"Skeleton of human (1) and gorilla (2), u...
"Skeleton of human (1) and gorilla (2), unnaturally stretched." Size: 4.9 x 5.5 in² (12.4 x 13.9 cm²) (Photo credit: Wikipedia)

Does ‘being human’ rest on a particular set of capacities we possess but animals do not? And if it does, do this capacities somehow make us better – more valuable? – than non-human animals? These questions and others were discussed at last night’s CPC, led by Dr Chris Groves. The possession of language, the capacity to use formal systems of thought (reason in a broad sense, including mathematics and scientific methods), but also the ability to feel sympathy and compassion, are just some examples of the capabilities that have been put forward as part of the defining essence of human beings.

Dr Groves discussed a range of examples from the history of Western philosophy of atttempts to understand the meaning of being human. Beginning from Christian theology, he addressed head on the question of whether the extent of any difference between humans and animals also implies a value hierarchy. In the book of Genesis, two verses are placed close together. Verse 21 states that:

And God created great whales, and every living creature that moveth, which the waters brought forth abundantly, after their kind, and every winged fowl after his kind: and God saw that it was good.

which seems to imply that everything living that was created is good in the sight of God, and so good in its kind – while verses 26-28 run:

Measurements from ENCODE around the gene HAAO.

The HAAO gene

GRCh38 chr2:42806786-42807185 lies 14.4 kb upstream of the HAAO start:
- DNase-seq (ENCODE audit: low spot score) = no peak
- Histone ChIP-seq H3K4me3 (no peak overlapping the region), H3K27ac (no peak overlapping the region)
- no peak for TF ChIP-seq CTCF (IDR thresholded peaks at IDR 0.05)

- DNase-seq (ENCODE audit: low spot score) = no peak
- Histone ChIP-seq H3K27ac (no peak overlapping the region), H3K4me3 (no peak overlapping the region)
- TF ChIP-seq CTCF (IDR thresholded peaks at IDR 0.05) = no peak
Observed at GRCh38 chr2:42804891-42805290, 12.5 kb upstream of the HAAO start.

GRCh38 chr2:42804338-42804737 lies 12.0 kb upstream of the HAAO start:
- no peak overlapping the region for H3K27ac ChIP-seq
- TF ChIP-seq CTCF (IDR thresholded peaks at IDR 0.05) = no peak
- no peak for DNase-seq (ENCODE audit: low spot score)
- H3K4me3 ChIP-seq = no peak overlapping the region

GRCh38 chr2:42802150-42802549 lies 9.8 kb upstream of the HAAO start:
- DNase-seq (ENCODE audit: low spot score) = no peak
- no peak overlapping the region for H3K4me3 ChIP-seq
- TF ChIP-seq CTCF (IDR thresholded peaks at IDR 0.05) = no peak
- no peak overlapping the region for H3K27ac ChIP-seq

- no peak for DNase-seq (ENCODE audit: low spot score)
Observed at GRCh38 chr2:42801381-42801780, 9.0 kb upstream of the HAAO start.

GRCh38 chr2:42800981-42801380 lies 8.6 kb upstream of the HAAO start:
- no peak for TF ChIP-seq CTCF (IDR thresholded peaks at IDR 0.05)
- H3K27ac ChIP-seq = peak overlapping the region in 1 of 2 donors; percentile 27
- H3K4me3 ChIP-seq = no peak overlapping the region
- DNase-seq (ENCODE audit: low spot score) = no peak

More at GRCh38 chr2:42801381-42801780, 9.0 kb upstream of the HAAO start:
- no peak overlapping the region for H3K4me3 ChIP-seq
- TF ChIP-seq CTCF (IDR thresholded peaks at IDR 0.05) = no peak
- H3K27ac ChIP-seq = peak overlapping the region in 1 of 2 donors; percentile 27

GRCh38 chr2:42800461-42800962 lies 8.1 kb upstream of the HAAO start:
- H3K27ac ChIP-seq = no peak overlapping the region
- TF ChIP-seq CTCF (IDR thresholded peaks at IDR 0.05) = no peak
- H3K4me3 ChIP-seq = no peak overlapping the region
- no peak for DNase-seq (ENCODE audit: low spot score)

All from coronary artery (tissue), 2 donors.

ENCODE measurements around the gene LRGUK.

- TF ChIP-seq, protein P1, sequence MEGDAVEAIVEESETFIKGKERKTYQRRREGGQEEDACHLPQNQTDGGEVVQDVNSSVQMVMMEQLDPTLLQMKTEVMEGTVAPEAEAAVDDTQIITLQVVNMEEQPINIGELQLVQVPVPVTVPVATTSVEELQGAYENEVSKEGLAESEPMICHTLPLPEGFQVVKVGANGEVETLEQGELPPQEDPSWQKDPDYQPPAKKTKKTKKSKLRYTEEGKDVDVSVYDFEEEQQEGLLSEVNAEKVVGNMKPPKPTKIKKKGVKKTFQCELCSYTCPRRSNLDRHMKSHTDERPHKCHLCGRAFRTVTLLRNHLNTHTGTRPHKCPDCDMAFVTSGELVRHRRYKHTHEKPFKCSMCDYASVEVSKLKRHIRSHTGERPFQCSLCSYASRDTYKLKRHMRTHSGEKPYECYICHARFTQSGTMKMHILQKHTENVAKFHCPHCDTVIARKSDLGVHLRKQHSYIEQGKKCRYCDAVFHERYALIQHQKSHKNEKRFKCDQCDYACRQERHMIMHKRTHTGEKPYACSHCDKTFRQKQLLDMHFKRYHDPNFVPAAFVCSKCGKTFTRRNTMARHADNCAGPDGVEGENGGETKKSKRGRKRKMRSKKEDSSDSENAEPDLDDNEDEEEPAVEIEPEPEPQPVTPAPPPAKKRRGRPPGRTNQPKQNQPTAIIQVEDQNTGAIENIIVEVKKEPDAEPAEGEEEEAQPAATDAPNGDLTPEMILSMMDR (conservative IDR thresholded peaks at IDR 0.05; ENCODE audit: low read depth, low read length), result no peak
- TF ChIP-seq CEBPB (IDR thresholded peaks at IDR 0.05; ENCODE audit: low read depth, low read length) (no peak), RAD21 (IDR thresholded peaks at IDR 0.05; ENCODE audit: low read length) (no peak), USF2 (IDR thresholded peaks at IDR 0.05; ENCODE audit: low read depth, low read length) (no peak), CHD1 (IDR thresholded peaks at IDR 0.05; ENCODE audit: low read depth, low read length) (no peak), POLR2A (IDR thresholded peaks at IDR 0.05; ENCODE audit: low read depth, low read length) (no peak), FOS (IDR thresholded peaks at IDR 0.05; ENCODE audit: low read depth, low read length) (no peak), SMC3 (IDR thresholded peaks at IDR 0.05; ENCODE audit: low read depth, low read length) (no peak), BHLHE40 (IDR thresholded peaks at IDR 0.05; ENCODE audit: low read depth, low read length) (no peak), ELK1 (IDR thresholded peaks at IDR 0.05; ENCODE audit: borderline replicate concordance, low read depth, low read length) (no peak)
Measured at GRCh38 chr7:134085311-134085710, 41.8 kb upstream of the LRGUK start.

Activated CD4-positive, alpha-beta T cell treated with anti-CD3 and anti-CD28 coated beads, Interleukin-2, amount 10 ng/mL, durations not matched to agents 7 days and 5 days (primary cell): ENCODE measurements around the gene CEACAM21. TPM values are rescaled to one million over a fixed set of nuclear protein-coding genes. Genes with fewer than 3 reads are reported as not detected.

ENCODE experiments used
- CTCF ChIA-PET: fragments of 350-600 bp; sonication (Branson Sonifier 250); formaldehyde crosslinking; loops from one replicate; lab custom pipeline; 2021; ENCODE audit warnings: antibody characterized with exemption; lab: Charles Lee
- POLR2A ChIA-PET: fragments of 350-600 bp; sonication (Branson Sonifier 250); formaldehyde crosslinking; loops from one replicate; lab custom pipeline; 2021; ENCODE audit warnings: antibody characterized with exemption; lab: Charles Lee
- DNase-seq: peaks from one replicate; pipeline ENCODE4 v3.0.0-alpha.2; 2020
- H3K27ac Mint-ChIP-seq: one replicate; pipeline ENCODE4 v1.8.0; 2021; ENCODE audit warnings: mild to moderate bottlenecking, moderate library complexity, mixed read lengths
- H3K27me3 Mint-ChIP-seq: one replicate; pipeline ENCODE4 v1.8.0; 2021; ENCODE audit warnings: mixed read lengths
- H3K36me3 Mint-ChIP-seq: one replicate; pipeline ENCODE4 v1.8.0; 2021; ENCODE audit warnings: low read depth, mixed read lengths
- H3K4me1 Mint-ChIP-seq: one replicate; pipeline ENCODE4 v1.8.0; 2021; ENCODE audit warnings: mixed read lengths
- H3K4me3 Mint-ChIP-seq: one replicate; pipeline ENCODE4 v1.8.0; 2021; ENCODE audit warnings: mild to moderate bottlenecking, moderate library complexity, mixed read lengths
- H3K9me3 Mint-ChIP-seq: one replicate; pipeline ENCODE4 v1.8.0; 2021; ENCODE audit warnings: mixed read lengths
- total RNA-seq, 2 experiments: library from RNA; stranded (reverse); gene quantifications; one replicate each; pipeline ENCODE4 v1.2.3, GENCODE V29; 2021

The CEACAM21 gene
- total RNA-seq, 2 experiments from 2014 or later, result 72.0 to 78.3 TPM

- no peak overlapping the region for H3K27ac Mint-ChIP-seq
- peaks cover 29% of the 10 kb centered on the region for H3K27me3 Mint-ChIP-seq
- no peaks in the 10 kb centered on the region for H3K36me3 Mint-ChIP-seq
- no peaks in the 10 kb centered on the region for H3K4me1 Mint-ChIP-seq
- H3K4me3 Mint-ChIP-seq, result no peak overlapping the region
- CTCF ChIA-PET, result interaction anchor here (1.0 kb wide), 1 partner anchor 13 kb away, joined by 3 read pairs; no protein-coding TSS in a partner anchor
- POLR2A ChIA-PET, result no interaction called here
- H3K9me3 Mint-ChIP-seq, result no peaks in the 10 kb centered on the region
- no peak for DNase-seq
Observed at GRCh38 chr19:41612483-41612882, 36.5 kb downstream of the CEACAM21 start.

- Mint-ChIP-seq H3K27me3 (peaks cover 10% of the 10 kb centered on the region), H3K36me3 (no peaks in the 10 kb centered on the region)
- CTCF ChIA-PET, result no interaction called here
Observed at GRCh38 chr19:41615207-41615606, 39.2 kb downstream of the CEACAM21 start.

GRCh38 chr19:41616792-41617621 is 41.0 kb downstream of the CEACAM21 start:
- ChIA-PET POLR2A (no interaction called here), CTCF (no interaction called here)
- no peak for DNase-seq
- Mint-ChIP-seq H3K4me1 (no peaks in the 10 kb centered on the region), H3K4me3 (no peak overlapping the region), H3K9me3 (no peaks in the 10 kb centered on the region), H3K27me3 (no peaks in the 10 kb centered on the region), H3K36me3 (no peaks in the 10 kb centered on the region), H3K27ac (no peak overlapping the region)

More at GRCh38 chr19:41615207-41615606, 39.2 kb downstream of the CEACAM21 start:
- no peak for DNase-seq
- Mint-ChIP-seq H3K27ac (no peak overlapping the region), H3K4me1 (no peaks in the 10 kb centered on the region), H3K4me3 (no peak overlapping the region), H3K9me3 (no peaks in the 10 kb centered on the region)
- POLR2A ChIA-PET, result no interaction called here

Let Us make man in Our image, according to Our likeness; let them have dominion [râdâh] over the fish of the sea, over the birds of the air, and over the cattle, over all the earth and over every creeping thing that creeps on the earth.” So God created man in His own image; in the image of God He created him; male and female He created them. Then God blessed them, and God said to them, “Be fruitful and multiply; fill the earth and subdue it; have dominion over the fish of the sea, over the birds of the air, and over every living thing that moves on the earth. And God blessed them, and God said unto them, Be fruitful, and multiply, and replenish the earth, and subdue it: and have dominion [râdâh] over the fish of the sea, and over the fowl of the air, and over every living thing that moveth upon the earth.

This second verse implies that there is something special about humans, that they were made in the image of God and thus had passed to them a special entitlement – to dominate and use the earth, and other living things. The Hebrew word râdâh means ‘power over’ – so dominion, related to e.g. the Latin word dominus, meaning a possessor having complete power over something. Yet the verse also mentions ‘replenishing’ the world – which has perhaps motivated some theologians to view ‘dominion’ here as implying stewardship.